Add to this Paraclete Press’s new fiction release Lights on the Mountain  by Cheryl Anne Tuggle (look for a review of this one in February!) and it’s been a delightful winter of reading a bit of fiction alongside the rest.

On the Screen!

Have I ever recommended a movie or a show here before?
I don’t think so, but with an empty-ing nest, it is occasionally possible to watch a movie that has absolutely no light saber duels, car chases, or endless quests to dispose of a certain piece of jewelry. Recently, the patient husband and I settled down to watch Howard’s End on Amazon Prime Video. The mini-series is based on a novel by E.M. Forster with a quiet and meandering plot, period settings, and delightful British accents. Margaret, the female protagonist, is a force to be reckoned with and models forgiveness, an admirable anchoring in solid values, and an astute understanding of marriage.

Definitely worth a date night or two.
Ice cream optional, but very nice.

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On the Blog

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The Gift of God in Exchange for Ashes

If you are at all familiar with Elisabeth Elliot’s no-nonsense style of teaching and writing the Truth,  Made for the Journey: One Missionary’s First Year in the Jungles of Ecuador will reveal a part of her story that may surprise you!

Adoption and the Journey Toward a Surrendered Heart

Surrendered Hearts: An Adoption Story of Love, Loss, and Learning to Trust is Lori Schumaker’s triumphal and grateful anthem of praise for God’s infinite wisdom in bringing her family together. It is also a story of her family’s yielding to this process even when it involved the dissonance of unmet expectations and grinding disappointment.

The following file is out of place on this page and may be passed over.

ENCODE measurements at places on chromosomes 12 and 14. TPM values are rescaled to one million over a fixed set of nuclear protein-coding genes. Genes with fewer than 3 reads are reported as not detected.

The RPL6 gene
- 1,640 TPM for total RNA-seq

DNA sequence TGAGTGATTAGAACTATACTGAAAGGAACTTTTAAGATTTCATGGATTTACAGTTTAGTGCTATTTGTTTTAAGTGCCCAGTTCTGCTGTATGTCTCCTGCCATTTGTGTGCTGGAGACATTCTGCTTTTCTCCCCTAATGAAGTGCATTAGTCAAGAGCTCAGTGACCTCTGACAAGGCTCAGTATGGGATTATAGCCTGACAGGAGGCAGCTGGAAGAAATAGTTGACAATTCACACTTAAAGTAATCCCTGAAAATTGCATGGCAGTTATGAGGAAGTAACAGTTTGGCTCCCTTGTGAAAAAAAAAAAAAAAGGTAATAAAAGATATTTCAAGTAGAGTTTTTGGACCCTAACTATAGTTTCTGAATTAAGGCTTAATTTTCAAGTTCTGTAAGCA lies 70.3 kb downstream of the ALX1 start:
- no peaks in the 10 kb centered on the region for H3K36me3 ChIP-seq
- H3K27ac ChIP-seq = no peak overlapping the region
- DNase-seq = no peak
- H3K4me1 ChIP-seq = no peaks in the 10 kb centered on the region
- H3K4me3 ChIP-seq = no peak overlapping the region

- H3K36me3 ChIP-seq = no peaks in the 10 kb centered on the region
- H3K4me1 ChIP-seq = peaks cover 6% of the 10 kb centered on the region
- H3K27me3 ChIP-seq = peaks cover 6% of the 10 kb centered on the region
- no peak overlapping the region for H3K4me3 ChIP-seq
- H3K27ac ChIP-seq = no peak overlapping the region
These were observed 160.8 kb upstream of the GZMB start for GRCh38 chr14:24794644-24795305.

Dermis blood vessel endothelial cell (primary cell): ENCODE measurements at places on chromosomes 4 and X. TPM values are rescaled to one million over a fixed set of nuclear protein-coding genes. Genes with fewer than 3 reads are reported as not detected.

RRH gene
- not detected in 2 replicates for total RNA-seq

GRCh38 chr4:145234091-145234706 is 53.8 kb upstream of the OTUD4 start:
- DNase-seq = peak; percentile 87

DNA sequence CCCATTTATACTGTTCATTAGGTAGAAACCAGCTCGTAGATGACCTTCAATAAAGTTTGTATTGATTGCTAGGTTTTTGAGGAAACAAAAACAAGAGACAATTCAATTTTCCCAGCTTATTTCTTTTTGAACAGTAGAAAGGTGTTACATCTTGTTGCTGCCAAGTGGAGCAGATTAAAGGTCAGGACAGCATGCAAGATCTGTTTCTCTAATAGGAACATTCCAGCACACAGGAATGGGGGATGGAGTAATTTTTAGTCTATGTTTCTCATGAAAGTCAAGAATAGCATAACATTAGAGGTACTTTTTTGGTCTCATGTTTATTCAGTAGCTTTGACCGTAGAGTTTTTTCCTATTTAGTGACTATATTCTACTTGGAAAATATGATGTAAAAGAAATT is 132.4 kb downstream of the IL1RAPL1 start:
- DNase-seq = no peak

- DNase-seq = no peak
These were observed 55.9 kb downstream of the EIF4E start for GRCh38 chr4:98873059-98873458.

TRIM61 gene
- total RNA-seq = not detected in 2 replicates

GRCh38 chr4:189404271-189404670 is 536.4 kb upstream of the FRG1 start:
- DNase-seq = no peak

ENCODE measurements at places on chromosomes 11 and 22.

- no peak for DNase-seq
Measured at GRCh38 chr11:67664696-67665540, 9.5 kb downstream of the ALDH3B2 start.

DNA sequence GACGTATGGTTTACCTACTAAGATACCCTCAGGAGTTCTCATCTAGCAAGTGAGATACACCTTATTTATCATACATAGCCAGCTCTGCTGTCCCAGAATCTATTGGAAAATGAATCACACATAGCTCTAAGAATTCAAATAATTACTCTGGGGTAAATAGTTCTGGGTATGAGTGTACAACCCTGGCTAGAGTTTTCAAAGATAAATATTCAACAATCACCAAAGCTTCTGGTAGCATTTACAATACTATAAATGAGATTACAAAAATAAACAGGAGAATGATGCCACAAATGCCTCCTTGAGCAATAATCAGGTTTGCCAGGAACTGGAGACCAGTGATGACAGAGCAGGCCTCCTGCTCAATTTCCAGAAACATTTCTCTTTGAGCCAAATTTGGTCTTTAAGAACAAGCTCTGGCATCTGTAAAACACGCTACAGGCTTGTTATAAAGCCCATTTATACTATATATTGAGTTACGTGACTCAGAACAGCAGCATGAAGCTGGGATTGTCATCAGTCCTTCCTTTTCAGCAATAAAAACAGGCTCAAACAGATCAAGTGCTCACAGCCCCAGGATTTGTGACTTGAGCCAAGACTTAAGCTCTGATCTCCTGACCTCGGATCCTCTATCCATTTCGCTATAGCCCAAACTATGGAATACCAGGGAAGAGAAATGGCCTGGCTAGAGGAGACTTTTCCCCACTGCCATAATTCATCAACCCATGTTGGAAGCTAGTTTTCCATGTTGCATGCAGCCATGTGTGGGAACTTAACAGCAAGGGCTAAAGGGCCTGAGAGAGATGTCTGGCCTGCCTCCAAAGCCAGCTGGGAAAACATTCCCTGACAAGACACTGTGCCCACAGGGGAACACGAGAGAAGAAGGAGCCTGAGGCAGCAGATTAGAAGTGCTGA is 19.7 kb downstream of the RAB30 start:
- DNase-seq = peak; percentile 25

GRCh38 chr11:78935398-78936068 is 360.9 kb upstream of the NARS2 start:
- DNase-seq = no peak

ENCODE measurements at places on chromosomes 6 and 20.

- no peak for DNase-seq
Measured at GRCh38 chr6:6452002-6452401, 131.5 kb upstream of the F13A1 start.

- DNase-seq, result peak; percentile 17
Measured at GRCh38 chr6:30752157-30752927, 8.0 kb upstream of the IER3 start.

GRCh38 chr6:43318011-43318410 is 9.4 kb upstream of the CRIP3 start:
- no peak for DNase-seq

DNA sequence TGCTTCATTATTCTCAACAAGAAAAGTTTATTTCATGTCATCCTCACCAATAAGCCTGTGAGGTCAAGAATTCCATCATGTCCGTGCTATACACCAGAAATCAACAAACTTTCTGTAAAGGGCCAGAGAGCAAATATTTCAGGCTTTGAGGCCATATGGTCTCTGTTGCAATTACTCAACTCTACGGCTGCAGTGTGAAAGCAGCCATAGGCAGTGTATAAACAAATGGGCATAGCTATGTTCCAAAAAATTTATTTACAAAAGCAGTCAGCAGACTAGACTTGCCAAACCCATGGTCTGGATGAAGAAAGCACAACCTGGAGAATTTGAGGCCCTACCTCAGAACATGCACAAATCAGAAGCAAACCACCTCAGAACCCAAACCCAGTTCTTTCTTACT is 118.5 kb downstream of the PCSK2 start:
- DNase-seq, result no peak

An Invitation to the Generative Life

Working from insights gained in his calling as an artist, Makoto Fujimura invites his readers into the generative life, which is “fruitful, originat[es] new life, [and] . . . draws on creativity to bring into being something fresh and life giving.” The Perennial Gen graciously shared my review of Culture Care: Reconnecting with Beauty for Our Common Life.

7 Questions to Ask Yourself Before You Speak Up

Raise Your Voice: Why We Stay Silent and How to Speak Up by Kathy Khang is challenging me to look carefully at the way I use my words, lending the realization that even my choice to be silent communicates something. Apathy, insecurity, or laziness are not traits I want to “give voice” to, so I’m trusting for courage to lean into a gracious and yet more vocal role in the communities I inhabit.

Standing on the Edge of Inside

If you’ve been reading here for any length of time, you know that I make no secret of the fact that I am an unabashed fan girl of Luci Shaw’s, and her latest collection of poems, Eye of the Beholder (Paraclete Poetry) has only served to heighten my respect for her work.

How to Keep the Main Thing as the Main Thing